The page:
2.05.01 Colour usage: Colour blindness (colour wheel)

Who does it affect?

The difference in contrast between the background and foreground colours in images should be sufficient to allow users to perceive the image correctly without straining even if they have vision impairments like colour blindness.

Approximately 1 in 20 have some form of colour blindness. mostly males. The condition is sex-related and inherited. Women may carry the deficient gene but are usually unaffected by it.

Certain colour combinations may be difficult to see. Avoid using red-green and green-red colour combinations and make sure there is sufficient colour contrast.

The colour wheel image below was reproduced from an original at The Javascript Source. The copyright holder is no longer contactable.

Deuteranope

colour wheel depicting deuteranope colour deficiency Hover image to see effect of Deuteranope. Requires CSS for the image to change between normal and deficit.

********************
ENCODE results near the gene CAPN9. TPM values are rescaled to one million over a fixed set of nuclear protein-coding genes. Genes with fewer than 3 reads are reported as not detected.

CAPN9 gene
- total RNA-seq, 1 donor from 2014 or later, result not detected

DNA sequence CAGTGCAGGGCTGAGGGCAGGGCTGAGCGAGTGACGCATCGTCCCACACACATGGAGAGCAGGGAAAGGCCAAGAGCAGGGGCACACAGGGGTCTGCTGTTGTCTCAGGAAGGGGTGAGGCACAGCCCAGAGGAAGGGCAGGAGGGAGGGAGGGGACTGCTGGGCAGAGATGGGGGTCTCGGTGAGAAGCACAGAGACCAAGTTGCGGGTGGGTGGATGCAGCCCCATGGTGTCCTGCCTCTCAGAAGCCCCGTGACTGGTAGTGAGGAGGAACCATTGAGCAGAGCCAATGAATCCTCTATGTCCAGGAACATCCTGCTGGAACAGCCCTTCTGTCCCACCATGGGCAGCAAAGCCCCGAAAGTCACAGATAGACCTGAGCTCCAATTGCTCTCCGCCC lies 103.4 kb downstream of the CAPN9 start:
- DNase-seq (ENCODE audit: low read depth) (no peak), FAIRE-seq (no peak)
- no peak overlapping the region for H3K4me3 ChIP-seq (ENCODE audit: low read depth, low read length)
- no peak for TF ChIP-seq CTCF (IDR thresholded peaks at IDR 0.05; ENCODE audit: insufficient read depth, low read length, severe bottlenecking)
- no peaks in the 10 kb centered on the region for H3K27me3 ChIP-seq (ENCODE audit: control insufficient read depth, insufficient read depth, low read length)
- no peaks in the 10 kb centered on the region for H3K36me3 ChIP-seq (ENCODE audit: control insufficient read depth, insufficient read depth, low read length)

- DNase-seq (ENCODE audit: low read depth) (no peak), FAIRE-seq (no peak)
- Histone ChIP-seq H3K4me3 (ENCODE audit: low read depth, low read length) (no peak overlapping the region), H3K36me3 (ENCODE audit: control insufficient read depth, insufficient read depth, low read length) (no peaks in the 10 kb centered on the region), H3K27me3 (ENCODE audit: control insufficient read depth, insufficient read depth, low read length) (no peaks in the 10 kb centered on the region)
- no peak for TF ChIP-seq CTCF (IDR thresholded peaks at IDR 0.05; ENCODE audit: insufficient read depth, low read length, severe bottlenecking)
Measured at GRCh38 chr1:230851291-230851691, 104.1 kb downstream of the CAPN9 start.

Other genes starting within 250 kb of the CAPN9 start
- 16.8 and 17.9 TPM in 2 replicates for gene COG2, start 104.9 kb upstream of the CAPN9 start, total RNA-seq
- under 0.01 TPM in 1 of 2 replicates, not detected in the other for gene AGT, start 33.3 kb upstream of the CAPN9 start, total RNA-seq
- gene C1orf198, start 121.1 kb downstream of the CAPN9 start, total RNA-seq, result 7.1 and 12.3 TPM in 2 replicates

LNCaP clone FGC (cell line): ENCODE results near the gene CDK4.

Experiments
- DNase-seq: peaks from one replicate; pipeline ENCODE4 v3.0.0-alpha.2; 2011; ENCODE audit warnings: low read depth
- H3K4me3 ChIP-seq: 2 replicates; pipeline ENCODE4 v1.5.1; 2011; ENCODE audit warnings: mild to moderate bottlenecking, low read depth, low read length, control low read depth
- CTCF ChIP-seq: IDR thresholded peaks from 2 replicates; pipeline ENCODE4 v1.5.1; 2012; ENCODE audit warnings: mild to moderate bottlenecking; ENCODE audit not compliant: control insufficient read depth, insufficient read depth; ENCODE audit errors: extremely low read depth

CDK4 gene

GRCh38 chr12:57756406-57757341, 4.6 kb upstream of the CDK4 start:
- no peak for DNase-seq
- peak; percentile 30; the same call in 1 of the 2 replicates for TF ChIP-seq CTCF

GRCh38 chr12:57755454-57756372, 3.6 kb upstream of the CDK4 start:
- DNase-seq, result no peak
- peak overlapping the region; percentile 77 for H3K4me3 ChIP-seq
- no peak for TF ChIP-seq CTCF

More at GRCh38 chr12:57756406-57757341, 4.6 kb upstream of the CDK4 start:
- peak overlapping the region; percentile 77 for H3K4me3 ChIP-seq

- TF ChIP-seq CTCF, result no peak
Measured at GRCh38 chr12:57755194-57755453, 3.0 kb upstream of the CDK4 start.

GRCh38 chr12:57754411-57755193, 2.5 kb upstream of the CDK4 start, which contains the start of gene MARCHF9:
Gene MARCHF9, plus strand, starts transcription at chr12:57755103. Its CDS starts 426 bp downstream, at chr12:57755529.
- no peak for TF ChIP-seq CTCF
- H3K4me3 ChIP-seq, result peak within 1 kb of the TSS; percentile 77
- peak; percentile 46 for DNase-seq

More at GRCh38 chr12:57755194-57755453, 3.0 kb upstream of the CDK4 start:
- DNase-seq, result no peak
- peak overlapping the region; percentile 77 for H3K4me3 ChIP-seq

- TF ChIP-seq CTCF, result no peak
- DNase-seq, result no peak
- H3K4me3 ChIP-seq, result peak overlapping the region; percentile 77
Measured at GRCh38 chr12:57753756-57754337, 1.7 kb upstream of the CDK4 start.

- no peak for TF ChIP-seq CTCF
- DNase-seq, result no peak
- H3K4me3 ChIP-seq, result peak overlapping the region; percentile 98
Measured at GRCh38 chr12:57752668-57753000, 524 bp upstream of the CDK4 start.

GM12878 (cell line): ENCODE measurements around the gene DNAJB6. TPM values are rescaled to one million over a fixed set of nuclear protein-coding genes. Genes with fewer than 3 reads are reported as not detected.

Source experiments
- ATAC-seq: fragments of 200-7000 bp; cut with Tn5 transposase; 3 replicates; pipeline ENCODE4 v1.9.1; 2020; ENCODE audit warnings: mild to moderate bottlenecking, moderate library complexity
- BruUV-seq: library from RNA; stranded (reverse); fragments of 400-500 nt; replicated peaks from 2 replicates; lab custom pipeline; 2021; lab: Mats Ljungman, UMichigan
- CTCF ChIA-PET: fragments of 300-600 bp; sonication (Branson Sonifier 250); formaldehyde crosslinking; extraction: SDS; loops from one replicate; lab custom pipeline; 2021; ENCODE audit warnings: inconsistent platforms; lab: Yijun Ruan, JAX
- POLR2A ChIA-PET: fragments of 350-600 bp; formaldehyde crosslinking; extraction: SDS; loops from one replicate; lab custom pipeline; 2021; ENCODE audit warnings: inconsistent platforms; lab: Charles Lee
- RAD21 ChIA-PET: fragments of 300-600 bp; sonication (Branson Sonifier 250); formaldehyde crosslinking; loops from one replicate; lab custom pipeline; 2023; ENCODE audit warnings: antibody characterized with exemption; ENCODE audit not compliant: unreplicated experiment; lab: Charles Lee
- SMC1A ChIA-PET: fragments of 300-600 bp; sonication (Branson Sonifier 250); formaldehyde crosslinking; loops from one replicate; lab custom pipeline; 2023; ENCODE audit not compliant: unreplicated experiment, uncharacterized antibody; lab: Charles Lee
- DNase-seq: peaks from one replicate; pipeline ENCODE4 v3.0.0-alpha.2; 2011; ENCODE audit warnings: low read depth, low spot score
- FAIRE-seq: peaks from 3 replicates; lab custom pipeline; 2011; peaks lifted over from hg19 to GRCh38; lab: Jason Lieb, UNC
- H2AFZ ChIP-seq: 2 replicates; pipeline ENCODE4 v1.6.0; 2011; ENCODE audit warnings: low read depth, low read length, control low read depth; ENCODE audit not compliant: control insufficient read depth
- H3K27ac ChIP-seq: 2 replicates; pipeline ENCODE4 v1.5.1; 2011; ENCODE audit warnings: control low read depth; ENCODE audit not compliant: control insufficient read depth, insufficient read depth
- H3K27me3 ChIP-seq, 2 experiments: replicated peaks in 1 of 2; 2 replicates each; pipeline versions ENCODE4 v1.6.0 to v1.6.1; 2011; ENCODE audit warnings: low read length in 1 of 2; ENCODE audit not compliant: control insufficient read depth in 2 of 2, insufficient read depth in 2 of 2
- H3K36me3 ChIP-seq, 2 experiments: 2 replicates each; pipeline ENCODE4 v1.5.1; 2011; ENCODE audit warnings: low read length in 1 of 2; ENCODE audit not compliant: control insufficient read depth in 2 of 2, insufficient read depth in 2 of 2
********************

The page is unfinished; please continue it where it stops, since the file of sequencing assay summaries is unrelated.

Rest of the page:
A form of red-green colour deficit.

Protanope

colour wheel depicting protanope colour deficiency Hover image to see effect of Protanope. Requires CSS for the image to change between normal and deficit.

Another form of red-green colour deficit.

Tritanope

colour wheel depicting tritanope colour deficiency Hover image to see effect of Tritanope. Requires CSS for the image to change between normal and deficit.

A very rare condition consisting of a blue-yellow cone deficit.

What to do?

Try to avoid light colours for text on a light background, and dark text colours on dark backgrounds. Also consider common forms of colour blindness - Protanopia (red/green colour blindness), Deuteranopia (red/green colour blindness), and Protanopia (blue/yellow colour blindness), including many grey areas in-between. It is advisable to try and avoid these combinations, as information could be lost to some of your visitors.


Next: Example with a photo